On the other hand, others come here to escape the life and lifestyle they are living back home.  They are running away from reduced buying power due to lower pensions and retirement checks, they are running from politics they do not agree with, and they are running from the fear of what will become of them in their old age. In search of a community to be a part of, especially if one is alone or not especially close to family, this desire creates its own push for Americans to look outside of North America (ex Mexico) for a new home.

One irony is that there are some, possibly many, who come to Ecuador because of significantly lower healthcare and prescription costs, yet, disparage “Obamacare” and the “rise” of socialism in the US.  That view is completely contradictory, because one of the primary reasons pensioners look to Cuenca, in particular, is because the medical costs at home are exorbitant.

In the land of English there is a lot of camaraderie.  At our apartment, neighbors visit with each other constantly and plan many activities together. They also look after each other in a way that is missing at home….kind of a Little House on the Prairie, my neighbor is my friend way. This is excellent.

Some of my Canadian neighbors commented that it seemed like “the Americans come to Cuenca to die”…..I thought that was so depressing.  But after thinking about it for two days, I think that is a positive fact.  Americans choose Cuenca because, for many, it represents an ideal existence and they would not want to return to the US.  If I found a city/town that I felt was a perfect fit for me and I never wanted to leave…then essentially I am saying this is the place I would want to spend my life and die in.  So essentially, what was initially a very depressing comment…held a truism that was absolutely positive.

So on this first day, my time in English language was spent saying hello to the neighbors and having deep discussions with Canadians about the negatives of the US and Canada.  Interesting!

African-Americans – The Retirement Challenge


Now I am going to make a statement that may be controversial to some, but it rings true nonetheless. The retirement challenge for many in the black community is one of exuberant overconfidence.   How many times have we overheard our friends and family dream aloud about their plans for retirement?  Yet, how many times are we realistic about planning for that life?  In our discussions, we are relatively confident that we will meet our retirement goals and our families will be taken care of…but we are paralyzed by inaction.

This notion was proved out in a 2011 study by Prudential called, ‘The African-American Financial Experience’ (click here).  According to the report, the retirement challenges for black people in the United States can be summed up as follows:

  • We are very confident about achieving our dreams but many of us do not take the tangible steps toward reaching those dreams, such as creating a plan, actively saving, or working with a financial professional.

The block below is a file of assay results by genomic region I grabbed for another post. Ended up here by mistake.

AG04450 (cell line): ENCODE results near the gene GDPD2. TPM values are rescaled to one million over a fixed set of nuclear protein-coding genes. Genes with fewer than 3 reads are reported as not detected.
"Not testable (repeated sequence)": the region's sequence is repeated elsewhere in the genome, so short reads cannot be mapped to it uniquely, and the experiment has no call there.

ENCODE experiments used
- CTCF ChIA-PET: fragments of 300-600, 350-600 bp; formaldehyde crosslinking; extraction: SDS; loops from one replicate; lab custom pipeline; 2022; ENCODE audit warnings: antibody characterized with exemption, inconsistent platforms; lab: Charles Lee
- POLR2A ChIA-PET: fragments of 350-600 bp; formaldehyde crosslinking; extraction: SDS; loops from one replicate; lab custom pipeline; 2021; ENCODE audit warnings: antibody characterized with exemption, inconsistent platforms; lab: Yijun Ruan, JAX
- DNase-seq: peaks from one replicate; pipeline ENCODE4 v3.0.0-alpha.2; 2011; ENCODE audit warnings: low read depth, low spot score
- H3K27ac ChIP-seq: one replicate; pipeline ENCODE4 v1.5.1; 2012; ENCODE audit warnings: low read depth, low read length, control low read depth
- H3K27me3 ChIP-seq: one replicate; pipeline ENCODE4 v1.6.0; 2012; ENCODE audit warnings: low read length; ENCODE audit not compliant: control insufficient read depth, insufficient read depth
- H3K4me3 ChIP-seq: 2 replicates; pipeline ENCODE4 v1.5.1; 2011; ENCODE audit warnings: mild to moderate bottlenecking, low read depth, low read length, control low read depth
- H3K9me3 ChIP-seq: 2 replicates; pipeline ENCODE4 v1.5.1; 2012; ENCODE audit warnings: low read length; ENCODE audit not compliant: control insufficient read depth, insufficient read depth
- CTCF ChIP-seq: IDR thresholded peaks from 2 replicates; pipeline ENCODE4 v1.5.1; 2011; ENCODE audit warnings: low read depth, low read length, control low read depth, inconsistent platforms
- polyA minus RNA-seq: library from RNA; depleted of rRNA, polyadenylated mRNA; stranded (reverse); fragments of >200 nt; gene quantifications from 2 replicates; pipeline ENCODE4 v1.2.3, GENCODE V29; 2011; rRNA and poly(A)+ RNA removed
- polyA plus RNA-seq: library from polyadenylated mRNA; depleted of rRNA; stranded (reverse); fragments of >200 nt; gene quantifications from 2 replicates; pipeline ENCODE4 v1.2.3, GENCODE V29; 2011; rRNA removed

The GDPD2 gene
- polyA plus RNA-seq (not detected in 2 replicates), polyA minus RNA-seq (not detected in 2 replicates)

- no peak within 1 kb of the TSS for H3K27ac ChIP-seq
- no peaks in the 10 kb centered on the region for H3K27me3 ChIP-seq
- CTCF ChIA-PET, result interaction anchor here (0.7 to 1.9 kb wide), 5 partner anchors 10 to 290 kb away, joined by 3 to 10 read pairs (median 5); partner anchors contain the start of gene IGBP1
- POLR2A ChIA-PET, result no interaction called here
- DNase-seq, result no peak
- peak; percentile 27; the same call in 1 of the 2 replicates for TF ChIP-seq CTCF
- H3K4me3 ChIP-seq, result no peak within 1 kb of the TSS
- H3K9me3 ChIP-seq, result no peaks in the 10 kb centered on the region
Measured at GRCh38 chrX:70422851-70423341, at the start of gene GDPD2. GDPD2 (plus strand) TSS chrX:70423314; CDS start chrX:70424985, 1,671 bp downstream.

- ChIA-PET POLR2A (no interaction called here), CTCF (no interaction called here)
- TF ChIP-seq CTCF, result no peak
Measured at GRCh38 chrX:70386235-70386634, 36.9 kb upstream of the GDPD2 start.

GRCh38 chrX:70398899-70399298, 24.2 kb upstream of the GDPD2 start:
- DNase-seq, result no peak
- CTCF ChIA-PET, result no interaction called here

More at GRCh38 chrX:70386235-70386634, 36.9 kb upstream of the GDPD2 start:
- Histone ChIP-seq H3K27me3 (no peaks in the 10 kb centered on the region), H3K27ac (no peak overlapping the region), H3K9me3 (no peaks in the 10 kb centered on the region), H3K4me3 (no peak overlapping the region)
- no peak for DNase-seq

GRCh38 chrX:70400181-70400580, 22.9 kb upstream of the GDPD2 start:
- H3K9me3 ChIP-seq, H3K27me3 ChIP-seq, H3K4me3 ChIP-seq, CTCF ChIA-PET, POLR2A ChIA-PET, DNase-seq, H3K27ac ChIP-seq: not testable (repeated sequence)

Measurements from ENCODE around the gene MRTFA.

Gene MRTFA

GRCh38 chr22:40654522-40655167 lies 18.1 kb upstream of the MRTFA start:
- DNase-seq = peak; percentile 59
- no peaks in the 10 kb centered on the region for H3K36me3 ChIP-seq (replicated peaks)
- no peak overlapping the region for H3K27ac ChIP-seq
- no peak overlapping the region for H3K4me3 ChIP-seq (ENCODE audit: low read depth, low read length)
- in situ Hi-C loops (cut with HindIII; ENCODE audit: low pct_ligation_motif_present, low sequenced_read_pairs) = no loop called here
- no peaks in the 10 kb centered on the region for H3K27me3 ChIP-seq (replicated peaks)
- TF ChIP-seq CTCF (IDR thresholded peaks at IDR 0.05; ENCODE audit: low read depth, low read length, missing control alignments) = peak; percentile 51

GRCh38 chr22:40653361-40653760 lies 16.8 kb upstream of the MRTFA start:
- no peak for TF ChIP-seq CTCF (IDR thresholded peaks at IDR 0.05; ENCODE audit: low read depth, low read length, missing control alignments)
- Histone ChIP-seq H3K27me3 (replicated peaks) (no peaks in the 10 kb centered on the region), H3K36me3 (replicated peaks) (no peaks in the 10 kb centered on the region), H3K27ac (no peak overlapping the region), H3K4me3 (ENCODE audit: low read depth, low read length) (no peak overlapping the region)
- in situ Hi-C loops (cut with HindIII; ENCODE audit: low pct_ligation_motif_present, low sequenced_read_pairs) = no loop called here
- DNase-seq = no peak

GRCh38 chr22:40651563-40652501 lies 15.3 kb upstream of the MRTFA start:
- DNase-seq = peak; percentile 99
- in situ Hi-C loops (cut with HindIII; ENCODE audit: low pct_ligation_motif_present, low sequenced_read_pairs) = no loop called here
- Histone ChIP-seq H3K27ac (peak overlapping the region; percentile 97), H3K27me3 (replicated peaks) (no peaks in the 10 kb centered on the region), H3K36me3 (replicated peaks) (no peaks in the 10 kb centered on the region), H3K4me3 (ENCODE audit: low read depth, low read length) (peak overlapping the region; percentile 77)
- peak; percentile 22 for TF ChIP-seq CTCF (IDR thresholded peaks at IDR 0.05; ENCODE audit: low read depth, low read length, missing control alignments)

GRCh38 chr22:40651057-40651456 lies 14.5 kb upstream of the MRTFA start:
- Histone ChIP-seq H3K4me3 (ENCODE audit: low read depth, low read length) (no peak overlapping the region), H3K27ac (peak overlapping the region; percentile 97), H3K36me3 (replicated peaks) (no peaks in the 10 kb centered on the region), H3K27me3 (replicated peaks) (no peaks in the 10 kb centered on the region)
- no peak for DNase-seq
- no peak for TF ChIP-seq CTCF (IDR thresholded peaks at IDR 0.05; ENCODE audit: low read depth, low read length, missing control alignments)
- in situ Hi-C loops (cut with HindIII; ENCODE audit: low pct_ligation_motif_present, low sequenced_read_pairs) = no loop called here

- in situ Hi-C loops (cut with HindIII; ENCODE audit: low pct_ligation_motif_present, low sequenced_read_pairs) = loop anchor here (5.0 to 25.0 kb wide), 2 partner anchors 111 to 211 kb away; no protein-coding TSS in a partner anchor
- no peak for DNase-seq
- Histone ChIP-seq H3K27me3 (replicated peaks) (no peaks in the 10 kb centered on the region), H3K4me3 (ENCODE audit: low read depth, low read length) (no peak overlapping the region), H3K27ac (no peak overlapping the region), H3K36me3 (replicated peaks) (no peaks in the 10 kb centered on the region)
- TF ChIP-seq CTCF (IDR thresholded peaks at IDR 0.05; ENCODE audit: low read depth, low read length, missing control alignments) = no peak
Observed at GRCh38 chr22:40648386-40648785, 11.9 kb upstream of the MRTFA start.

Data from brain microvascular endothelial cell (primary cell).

• We may participate in employer based retirement programs but we contribute less often and draw on our retirement plans more frequently to cover immediate expenses, thus accumulating less wealth over the same amount of time as others.
  • We neither plan to be the givers or beneficiaries of inheritance. So a smaller percentage of us execute wills, plan our estates, or participate in IRAs.

Okay, so we have laid out the broader challenges…but is it all doom and gloom?  As a consummate optimist, my answer is a loud and resounding, “Of course not!”  No matter your income, your job or family situation, or your age, we can all take actions today that will move us closer to the expectations we have about our later years.

  1. Create a will and get it notarized. Now let me state, I am not an attorney and I do not purport to provide legal advice.  All I am saying is, get your affairs in order today, so your family will not have to suffer indignity later. And if you have no family, there is always a charitable cause that could benefit.  Also, make sure  someone other than yourself has a copy of whatever document you end up with…or at least make sure they know where to find it and they have access.
  2. Do not just commit to making contributions to a retirement plan (at work or through an IRA) – actually make the contributions on a regular basis.  The power of compounding interest means that over time even $20 per month is worth significantly more than irregular, small payments or no payments. Consider that money untouchable.
  3. Create a realistic plan for achieving your goals.  Consider where you are today and what you can realistically accomplish toward that plan in this month, this year, over the next 5 years, etc.  Then do it!  We may or may not all retire as millionaires, but with a plan AND action, you can be comfortable.

Over-confidence and inaction cause the death of dreams. 

 So stop dreaming and start doing.